Most people don't think twice about their car's body — at least, not until they get into a fender bender. Yet manufacturers think long and hard about the materials and designs used to shape their automobiles.
This process of constant refinement has lead to the development of numerous cutting-edge technologies. Such technologies not only affect car body materials, but also how they are constructed and the sorts of maintenance they require.
Many of the technologies being developed today remain largely unknown to consumers. This article takes a closer look at three up-and-coming trends at play in the auto body world.
1. Aluminum Bodies
Historically, manufacturers have always constructed car bodies out of steel. Not only does steel have an incredibly high degree of strength, but it can also be reshaped with relative ease if dented or bumped. Yet steel has one huge drawback: it weights a lot. In fact, steel makes up 65 percent of the total weight of an average vehicle.
All of that heavy steel greatly increases the amount of gas your car consumes. In an effort to create lighter cars and trucks, many manufacturers have begun to experiment with aluminum bodies. Aluminum has long been embraced as a construction material by the aerospace industry, thanks to its ability to combine high-strength with low-weight.
Most notably, several years ago, Ford introduced an aluminum version of the F-150 that weighed a whopping 700 pounds less than its steel equivalent. This profound weight reduction allowed Ford to utilize more V6 engines, which offer much more efficient gas consumption than V8 engines.
To be fair, consumers haven't been quite as eager as Ford hoped to embrace aluminum trucks. Yet the benefits of aluminum will only continue to grow as gas prices climb higher and efficiency regulations become stricter.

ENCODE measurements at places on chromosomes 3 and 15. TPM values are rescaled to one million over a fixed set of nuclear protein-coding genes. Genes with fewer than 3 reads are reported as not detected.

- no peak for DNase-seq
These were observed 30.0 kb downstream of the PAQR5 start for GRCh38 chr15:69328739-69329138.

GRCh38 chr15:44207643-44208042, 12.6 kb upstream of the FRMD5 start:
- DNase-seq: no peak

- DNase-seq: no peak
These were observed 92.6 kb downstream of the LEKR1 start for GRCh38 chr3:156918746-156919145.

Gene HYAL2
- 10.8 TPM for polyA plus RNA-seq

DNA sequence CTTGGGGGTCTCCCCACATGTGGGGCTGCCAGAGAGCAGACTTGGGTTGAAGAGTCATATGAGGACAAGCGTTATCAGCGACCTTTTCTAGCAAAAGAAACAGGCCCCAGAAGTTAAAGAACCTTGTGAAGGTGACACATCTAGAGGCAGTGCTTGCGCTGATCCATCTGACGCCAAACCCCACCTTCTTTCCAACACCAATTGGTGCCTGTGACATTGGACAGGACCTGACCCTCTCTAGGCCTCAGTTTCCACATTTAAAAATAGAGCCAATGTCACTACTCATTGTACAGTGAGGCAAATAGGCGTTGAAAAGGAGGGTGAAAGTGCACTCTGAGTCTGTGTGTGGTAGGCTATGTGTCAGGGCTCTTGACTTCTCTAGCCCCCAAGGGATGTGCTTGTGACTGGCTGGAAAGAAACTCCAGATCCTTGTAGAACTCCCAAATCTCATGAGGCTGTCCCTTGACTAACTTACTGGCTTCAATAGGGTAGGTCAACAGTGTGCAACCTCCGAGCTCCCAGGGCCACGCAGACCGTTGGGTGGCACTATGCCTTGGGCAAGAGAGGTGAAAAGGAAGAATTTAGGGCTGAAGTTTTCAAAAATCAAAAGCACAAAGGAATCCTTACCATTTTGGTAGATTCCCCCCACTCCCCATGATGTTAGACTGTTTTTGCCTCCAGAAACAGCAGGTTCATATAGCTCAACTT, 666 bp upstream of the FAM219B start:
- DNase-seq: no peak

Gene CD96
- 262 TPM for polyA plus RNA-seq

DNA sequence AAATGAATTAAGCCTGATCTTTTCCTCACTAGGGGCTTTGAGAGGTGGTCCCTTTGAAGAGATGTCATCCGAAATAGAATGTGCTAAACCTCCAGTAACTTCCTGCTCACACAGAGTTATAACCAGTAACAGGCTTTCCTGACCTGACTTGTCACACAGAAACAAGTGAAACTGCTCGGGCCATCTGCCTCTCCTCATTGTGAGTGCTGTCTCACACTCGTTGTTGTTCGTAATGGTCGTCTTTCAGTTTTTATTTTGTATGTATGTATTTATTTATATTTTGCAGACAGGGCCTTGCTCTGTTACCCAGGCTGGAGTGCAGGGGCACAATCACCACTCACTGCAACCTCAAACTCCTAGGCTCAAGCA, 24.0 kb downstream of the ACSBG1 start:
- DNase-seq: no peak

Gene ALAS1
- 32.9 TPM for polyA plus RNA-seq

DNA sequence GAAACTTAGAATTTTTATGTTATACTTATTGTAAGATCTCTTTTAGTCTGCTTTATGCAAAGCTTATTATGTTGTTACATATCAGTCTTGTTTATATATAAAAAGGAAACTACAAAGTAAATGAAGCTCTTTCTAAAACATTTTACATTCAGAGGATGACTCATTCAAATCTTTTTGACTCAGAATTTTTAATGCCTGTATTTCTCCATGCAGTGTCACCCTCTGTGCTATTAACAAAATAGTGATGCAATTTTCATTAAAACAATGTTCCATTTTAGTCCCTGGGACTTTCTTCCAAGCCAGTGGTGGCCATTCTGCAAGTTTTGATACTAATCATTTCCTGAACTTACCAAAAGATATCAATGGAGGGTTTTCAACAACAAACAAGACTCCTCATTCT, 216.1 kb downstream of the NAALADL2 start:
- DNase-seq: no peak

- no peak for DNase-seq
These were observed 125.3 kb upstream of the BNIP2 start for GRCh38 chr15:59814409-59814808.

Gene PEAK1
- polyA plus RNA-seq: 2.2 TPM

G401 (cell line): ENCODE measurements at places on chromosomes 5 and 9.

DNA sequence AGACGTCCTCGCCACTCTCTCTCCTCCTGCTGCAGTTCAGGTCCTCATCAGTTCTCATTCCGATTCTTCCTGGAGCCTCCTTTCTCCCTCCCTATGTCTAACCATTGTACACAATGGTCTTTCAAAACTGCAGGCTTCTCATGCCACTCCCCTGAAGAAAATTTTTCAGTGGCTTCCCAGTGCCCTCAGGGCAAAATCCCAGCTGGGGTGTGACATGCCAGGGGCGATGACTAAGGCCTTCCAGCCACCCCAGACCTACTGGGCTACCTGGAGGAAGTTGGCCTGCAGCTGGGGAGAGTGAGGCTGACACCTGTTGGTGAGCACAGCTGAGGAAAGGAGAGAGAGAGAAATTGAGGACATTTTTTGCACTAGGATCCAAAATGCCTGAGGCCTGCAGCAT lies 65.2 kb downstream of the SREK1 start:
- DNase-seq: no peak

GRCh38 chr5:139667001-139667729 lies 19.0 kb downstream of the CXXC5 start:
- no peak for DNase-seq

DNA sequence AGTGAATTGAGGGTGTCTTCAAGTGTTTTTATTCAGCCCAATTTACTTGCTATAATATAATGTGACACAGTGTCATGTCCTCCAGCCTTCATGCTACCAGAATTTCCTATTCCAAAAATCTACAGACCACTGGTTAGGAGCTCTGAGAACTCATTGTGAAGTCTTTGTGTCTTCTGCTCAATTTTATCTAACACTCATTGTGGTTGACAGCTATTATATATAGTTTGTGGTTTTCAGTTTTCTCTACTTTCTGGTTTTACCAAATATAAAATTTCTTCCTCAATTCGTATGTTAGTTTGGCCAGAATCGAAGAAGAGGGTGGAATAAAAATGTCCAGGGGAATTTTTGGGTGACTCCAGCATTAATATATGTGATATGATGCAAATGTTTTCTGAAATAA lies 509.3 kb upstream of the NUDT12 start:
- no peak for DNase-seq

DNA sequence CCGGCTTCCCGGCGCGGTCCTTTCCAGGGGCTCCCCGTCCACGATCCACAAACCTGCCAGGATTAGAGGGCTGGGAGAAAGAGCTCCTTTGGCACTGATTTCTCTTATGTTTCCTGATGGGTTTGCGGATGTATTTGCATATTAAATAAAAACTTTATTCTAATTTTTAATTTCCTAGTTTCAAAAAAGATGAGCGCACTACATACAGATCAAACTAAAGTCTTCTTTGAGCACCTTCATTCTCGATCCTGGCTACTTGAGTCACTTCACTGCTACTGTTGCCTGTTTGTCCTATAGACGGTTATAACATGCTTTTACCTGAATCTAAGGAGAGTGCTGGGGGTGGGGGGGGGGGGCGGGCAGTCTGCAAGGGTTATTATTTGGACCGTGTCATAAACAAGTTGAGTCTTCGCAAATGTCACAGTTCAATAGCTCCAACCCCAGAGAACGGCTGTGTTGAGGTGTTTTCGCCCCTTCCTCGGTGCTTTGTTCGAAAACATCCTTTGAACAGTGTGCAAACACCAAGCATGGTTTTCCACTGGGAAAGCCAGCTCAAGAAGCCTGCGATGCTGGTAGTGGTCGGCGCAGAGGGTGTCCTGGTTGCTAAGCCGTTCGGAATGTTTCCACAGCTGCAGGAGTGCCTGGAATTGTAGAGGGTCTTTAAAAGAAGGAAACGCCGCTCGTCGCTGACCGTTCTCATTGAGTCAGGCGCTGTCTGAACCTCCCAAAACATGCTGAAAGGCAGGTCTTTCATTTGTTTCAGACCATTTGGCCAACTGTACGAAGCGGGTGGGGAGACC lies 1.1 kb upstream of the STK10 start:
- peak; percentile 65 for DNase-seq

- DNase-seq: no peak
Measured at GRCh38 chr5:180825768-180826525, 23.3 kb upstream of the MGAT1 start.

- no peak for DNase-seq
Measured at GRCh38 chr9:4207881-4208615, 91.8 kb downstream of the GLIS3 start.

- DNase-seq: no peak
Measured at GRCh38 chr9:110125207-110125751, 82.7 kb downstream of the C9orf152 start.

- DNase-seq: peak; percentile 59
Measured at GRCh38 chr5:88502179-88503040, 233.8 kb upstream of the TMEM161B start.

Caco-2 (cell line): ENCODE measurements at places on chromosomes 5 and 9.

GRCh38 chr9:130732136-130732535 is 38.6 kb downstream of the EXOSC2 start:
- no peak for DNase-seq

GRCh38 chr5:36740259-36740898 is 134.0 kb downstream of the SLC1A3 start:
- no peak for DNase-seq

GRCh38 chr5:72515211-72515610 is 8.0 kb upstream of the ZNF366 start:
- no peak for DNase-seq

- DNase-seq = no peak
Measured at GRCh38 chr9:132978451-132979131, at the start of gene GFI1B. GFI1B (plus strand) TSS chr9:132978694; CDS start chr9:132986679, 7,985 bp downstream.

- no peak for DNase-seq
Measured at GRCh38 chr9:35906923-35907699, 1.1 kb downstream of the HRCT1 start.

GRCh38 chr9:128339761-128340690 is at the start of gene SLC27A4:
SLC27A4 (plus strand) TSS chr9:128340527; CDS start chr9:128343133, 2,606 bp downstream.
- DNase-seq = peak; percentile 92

2. 3D Printing
3D printing has been the source of much excitement in recent years, as design software and printing technology have both undergone exponential growth. One San Francisco company has even created a prototype 3D-printed car, whose chassis contains 61 pounds of 3D-printed aluminum.
Those in the automotive industry have a lot of confidence that 3D printing technology will make a bigger and bigger impact as time goes on. In fact, one recent report predicted that by the year 2025, 3D printing will have generated $4.3 billion for the automotive industry.
The impact of 3D technology will be especially huge in the auto body repair sector. Ultimately, body shops will have the ability to easily print new panels and other components to repair collision-damaged cars.
To be fair, aerodynamics did not just recently become a trend. On the contrary, manufacturers have long taken an interest in boosting the performance of cars through smart design choices. Yet in an age of increasing concerns about gas mileage and overall efficiency, car designers have taken a much more aggressive interest in aerodynamic performance.
Aerodynamics has two main goals when it comes to cars: minimizing lift and maximizing downforce. Lift occurs when air passes under or around a car in such a manner that it creates an upward force. Such lifting forces create unwanted drag, while also leading to more difficult handling and turning.
Downforce, on the other hand, has a generally beneficial effect. Downforce combats lift, ensuring that your car remains as firmly planted on the ground as possible. Unlike lift, downforce works with the momentum of your car to reduce the amount of drag you experience moving forward.
Auto body design continues to evolve at a rapid pace. The process of constant refinement has lead to safer, sturdier, and more attractive cars. For more information about exciting trends in the auto body world, please contact the pros at Coats Auto Body and Repair.